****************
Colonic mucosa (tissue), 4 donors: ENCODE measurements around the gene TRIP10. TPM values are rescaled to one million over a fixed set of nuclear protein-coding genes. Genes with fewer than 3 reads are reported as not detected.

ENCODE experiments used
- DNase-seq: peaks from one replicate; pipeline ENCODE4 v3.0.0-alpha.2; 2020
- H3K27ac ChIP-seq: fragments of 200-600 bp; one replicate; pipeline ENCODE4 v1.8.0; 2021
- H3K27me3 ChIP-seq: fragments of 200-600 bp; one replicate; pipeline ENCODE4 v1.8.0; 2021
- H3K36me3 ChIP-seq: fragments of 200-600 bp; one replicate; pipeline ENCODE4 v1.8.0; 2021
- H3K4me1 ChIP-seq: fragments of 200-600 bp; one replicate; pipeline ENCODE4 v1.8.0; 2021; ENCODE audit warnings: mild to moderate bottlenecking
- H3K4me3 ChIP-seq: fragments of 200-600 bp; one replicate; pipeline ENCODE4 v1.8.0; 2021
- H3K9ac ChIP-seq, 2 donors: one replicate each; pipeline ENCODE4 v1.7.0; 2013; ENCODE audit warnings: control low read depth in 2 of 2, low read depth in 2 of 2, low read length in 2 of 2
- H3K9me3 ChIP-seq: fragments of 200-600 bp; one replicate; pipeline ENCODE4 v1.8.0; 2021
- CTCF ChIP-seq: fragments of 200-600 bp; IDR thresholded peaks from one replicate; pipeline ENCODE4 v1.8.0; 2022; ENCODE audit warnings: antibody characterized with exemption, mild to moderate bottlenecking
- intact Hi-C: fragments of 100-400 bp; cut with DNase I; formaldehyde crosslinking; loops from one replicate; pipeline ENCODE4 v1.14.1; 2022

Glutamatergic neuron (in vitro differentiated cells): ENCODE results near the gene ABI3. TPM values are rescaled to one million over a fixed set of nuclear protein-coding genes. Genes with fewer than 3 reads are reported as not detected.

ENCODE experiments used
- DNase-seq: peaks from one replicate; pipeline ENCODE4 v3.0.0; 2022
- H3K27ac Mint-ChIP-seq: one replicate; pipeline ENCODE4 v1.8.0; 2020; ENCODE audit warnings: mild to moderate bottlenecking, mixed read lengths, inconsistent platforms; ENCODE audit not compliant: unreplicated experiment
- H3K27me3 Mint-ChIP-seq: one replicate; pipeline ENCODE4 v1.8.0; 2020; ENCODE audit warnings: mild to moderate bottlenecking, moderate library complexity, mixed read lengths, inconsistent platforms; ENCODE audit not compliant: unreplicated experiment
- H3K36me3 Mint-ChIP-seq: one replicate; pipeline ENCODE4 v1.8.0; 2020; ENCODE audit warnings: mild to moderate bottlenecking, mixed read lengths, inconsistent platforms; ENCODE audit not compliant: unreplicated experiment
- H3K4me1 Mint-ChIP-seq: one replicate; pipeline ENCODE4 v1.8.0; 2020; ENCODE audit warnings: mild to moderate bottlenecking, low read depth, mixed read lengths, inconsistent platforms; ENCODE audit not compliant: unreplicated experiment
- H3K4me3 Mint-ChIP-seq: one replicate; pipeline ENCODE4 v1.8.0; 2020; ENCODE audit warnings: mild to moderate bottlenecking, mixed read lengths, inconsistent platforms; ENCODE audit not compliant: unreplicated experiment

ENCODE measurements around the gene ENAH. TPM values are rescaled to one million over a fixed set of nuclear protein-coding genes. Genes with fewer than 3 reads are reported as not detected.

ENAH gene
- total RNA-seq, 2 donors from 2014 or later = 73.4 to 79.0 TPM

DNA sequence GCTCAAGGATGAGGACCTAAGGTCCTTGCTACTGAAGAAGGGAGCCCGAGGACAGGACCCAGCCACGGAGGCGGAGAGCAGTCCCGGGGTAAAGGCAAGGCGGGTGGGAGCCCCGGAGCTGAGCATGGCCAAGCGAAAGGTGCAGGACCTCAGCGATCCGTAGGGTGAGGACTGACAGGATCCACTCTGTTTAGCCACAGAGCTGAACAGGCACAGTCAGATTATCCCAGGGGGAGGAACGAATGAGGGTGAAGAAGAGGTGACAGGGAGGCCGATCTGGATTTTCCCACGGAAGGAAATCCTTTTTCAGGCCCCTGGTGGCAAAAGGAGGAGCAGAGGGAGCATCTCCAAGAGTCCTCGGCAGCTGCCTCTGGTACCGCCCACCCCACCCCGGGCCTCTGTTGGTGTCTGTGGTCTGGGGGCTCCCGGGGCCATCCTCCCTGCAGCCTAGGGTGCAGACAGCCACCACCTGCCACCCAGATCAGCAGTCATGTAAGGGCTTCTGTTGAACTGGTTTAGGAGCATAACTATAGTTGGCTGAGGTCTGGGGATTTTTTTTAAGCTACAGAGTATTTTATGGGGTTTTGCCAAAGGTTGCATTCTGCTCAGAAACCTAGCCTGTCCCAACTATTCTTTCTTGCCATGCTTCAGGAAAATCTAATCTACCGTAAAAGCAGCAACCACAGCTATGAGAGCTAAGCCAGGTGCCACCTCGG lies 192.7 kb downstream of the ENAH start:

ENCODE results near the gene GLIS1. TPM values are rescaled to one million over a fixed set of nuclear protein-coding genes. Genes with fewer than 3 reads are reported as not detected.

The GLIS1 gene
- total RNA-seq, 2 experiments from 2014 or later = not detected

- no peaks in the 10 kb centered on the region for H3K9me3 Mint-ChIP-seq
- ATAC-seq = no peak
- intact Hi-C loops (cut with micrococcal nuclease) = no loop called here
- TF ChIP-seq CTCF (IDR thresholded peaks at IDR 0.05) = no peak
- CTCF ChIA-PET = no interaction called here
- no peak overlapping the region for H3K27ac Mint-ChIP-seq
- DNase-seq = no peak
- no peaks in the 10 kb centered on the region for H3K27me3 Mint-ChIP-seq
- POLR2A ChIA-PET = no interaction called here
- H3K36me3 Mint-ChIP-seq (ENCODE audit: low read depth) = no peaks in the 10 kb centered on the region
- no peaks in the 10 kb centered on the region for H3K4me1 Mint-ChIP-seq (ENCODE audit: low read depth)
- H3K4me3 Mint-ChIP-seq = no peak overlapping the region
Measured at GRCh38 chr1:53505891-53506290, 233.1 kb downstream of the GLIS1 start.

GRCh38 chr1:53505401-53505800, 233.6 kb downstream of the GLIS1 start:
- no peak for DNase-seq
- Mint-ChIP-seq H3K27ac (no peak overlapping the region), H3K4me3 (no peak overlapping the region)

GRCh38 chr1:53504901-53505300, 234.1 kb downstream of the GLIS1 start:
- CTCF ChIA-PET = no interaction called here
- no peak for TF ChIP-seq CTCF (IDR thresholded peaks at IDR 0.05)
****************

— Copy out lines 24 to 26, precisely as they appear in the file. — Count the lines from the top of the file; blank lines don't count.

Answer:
DNA sequence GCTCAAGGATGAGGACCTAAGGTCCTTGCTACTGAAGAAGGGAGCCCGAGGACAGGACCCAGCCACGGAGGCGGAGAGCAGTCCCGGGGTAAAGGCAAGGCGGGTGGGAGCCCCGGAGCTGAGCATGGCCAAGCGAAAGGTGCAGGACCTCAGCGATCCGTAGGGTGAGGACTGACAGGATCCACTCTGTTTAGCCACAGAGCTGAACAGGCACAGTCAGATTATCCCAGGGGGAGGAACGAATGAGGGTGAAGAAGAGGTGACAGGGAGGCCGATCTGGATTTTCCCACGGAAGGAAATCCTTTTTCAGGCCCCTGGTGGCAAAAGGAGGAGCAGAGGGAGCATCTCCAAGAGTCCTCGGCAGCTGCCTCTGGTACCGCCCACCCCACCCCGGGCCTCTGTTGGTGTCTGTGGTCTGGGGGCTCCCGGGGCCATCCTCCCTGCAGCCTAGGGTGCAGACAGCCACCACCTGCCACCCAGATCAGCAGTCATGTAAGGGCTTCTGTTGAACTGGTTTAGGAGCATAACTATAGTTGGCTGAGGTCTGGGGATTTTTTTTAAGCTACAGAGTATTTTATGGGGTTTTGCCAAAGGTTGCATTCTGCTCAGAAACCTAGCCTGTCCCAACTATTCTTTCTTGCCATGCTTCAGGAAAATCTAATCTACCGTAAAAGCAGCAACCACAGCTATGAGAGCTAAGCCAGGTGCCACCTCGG lies 192.7 kb downstream of the ENAH start:

ENCODE results near the gene GLIS1. TPM values are rescaled to one million over a fixed set of nuclear protein-coding genes. Genes with fewer than 3 reads are reported as not detected.

The GLIS1 gene